Autumn Pumpkin Ravioli

I adore autumn, the leaves turning yellow, orange, red, the crispy winter air starting to tickle my nose. But most of all, I LOVE autumn and winter food. As a northern Anglo-Italian, most of both of my family food traditions are centred around these seasons. So I am very happy to be rid of the fresh summery pasta salads, light meals and fruit to make space for yummy roasts, toad in the hole,  risotto, polenta, soups and RAVIOLI among all the rest.

It is hard to give the ravioli an exact date and place or origin in the world, as forms of pasta stuffed with other things do exist though in different forms in many countries, for example Japan, India etc. It is certain, that in Italy they reach a level of culinary excellence that is exquisite. One of the first written sources  that talks about ravioli in Italy is Giovanni Boccaccio‘s “Decameron” (1353 circa), where he describes: “…these people do nothing else all day than make maccheroni and ravioli and cook them.“. Ravioli have different names and slightly different shapes and sizes in different italian regions, for example it is called “Agnolotto” in Piedmont, “Tortello” in Lombardy and Emilia regions, “Pansotti” in Liguria.

You can have different fillings in the ravioli, from the classic “Magro” with spinach and ricotta, to different types of meats, potatoes, cheeses. As this blog is about crafts and sharing what we do and love, we thought that cooking should be in here too! So today, I will share one of my all time favourites: The Pumpkin Raviolo. King of the Autumn table.

Ingredients for the “Pasta all’uovo”:

  • 200 gr of simple 00 flour
  • 1 whole egg
  • 1 egg yolk
  • 8 gr of salt

Ingredients for the pumpkin filling:

  • 250 gr of cleaned pumpkin
  • 200 gr of Ricotta cheese
  • 10 gr of crumbled amaretti cookies
  • a pinch of nutmeg
  • 15 gr of grated parmesan cheese

Ingredients for the butter sauce

  • unsalted butter
  • fresh sage
  • salt, pepper

Procedure for the “Pasta all’uovo” is simplified if you have a Pasta machine, such as an atlas, but you can, with a bit of hard work do this by hand with a proper surface and rolling pin, be aware, you will need much practice and strong arms! Mix all ingredients, starting by making a little mountain with the flour, create a hole in it and put in the eggs and salt,  working it in a lucid, smooth ball. Remember, once you have made the dough ball let it rest 30 mins covered in the fridge before dividing it in smaller balls to flatten it. The pasta layers should not be much thicker than 0.35 to 0.5 mm. If it gets any thicker than that it will not be nice to eat, so work it with the rolling pin or the pasta machine until it is of that thickness.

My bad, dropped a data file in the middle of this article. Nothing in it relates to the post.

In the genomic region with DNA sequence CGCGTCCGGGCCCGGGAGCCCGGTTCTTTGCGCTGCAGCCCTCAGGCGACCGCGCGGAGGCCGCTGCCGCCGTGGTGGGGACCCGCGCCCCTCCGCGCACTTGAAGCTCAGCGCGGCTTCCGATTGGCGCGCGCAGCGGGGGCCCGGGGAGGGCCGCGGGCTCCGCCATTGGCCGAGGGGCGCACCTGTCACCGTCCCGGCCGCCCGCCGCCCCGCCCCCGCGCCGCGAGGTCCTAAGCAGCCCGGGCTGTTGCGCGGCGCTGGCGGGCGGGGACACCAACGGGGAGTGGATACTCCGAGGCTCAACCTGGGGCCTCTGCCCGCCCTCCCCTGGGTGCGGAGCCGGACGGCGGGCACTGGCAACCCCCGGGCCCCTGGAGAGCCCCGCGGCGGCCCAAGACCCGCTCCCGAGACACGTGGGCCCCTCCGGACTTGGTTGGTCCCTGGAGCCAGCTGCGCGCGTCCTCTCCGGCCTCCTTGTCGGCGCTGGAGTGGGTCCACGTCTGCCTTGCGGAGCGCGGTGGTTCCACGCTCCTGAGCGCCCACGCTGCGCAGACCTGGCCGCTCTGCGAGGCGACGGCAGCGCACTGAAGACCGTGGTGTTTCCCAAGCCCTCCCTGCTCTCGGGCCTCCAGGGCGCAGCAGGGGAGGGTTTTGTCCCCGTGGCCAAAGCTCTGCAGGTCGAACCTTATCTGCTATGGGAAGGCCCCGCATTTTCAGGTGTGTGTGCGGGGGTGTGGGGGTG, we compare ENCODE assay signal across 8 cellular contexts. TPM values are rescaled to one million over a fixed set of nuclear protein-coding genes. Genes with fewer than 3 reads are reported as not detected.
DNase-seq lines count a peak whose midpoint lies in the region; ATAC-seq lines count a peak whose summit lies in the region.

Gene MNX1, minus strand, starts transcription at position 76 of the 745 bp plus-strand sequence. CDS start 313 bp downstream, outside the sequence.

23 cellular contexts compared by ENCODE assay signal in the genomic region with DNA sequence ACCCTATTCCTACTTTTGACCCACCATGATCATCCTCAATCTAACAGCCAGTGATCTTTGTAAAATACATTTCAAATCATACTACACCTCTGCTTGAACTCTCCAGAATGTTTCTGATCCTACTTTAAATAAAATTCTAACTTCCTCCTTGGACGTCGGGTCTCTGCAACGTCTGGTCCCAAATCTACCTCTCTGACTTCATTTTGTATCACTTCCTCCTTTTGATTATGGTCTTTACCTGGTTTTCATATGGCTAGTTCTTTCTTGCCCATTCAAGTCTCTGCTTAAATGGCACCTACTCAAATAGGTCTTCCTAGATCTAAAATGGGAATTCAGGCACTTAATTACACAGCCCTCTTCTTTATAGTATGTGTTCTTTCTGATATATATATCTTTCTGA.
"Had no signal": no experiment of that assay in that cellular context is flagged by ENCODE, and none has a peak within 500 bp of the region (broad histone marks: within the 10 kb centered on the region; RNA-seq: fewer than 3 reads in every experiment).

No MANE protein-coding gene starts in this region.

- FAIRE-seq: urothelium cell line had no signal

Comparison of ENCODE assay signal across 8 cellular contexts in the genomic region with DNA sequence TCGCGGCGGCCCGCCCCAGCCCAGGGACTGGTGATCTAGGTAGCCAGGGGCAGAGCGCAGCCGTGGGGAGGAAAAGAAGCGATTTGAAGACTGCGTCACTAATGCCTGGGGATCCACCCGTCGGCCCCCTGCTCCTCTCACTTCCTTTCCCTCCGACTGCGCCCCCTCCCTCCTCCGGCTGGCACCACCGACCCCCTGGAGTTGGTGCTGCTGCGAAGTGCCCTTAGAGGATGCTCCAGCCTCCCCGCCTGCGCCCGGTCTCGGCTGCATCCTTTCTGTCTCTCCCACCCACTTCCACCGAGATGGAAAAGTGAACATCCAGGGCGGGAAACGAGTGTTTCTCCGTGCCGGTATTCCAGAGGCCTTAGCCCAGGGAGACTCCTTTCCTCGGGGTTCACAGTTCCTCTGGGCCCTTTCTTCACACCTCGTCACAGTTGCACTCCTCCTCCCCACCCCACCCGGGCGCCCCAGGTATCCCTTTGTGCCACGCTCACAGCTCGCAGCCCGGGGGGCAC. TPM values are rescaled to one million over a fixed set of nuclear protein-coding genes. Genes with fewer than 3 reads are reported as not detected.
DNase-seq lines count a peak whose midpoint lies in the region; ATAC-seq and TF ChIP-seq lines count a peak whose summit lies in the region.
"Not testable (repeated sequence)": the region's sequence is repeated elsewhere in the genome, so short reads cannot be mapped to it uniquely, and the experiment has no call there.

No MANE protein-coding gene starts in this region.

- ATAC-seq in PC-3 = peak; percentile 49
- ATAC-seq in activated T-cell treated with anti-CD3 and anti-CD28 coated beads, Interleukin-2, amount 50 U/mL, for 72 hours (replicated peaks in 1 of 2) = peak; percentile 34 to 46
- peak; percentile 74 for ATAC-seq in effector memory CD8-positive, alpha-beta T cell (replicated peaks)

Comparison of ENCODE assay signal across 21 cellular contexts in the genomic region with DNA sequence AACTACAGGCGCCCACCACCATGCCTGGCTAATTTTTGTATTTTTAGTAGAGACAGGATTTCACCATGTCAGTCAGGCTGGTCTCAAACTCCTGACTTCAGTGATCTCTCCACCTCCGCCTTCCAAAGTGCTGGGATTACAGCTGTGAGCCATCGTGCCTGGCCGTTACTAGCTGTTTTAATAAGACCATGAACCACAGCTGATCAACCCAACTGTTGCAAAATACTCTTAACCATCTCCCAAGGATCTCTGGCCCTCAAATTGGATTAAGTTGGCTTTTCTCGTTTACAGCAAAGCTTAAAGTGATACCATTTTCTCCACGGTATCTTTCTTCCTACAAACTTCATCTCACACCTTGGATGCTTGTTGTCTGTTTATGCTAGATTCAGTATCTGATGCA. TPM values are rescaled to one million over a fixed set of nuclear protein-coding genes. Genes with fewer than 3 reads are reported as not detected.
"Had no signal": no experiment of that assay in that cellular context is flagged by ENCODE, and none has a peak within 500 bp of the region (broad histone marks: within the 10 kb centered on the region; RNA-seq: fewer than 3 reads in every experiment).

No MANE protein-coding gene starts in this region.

The filling is easy, just cook the pumpkin (i think oven baked  is better as it dries it too), and mix all together, adjust salt to taste. Once your pasta sheets are ready, you can either use a special Ravioli stamp, or a ravioli and pasta wheel cutter to start tracing (without cutting) the spaces where your filling should go, then you will simply put little balls of the filling on the sheets (see example) and then close with another sheet, cut and press the side with stamp or wheel, helping yourself with your fingers, should it not stick very well, use a tiny bit of water to seal them by hand.

Do not use messy sauces with Pumpkin Ravioli, remember the key to REAL italian cooking is simplicity, you should be able to taste the pumpkin not the sauce. So in a sauce pan, heat the butter with the washed and roughly cut sage leaves until golden. And please, no garlic. I am not sure where the idea that Italians cook with so much garlic came from, but it is not true 🙂

Ravioli needs to be put in a pot of boiling water (with a pinch of salt) and be cooked between 3 to 5 minutes depending on the thickness of the pasta. Take them out, pour the butter sauce on top, sprinkle with parmesan and serve hot.


Carlotta’s Pumpkin Ravioli

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